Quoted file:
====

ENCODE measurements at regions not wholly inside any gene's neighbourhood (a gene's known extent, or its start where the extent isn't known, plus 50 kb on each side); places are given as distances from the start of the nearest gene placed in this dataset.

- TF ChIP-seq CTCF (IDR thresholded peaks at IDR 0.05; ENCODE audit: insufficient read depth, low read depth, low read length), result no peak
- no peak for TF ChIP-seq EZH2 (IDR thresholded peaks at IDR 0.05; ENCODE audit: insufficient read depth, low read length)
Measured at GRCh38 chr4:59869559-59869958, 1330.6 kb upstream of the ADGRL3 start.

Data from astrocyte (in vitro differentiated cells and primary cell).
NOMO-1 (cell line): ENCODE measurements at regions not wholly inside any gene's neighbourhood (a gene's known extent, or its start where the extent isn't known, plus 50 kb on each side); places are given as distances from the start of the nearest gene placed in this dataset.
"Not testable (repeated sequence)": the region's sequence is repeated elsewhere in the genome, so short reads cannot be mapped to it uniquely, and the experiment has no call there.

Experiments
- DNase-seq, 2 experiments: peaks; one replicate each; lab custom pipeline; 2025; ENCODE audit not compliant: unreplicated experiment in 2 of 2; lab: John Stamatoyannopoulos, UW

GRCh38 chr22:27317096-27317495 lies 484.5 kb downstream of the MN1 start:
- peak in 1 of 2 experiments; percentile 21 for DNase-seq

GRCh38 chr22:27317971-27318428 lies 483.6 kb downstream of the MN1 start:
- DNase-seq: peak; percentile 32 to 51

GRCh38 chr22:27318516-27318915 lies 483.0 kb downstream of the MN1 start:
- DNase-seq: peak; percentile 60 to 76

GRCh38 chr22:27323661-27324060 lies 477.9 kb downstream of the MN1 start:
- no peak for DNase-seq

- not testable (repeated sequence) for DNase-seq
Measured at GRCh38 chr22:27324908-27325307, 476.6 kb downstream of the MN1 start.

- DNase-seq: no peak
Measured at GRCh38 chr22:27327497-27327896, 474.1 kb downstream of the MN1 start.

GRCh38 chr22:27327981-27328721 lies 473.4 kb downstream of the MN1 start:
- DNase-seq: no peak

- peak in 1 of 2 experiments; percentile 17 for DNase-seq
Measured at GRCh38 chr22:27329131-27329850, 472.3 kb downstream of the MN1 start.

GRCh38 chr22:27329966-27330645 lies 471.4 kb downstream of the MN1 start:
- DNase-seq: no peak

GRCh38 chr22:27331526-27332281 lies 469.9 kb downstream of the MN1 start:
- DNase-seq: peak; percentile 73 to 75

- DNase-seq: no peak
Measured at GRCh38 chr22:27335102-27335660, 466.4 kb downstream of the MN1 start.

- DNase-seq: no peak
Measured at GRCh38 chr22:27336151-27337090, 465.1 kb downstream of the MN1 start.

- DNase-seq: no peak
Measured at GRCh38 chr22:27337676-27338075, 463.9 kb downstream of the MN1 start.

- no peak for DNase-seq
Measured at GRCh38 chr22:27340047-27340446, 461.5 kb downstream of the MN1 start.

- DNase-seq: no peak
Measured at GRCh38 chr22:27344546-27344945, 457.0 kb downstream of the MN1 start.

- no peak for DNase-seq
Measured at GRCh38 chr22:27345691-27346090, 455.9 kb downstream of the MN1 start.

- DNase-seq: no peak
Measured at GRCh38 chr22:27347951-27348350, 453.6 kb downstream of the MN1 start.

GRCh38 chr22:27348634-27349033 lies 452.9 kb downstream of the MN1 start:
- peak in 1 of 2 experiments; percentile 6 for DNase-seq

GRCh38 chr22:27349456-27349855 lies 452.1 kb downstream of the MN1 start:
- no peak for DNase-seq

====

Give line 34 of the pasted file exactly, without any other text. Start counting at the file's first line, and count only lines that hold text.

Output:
- DNase-seq: no peak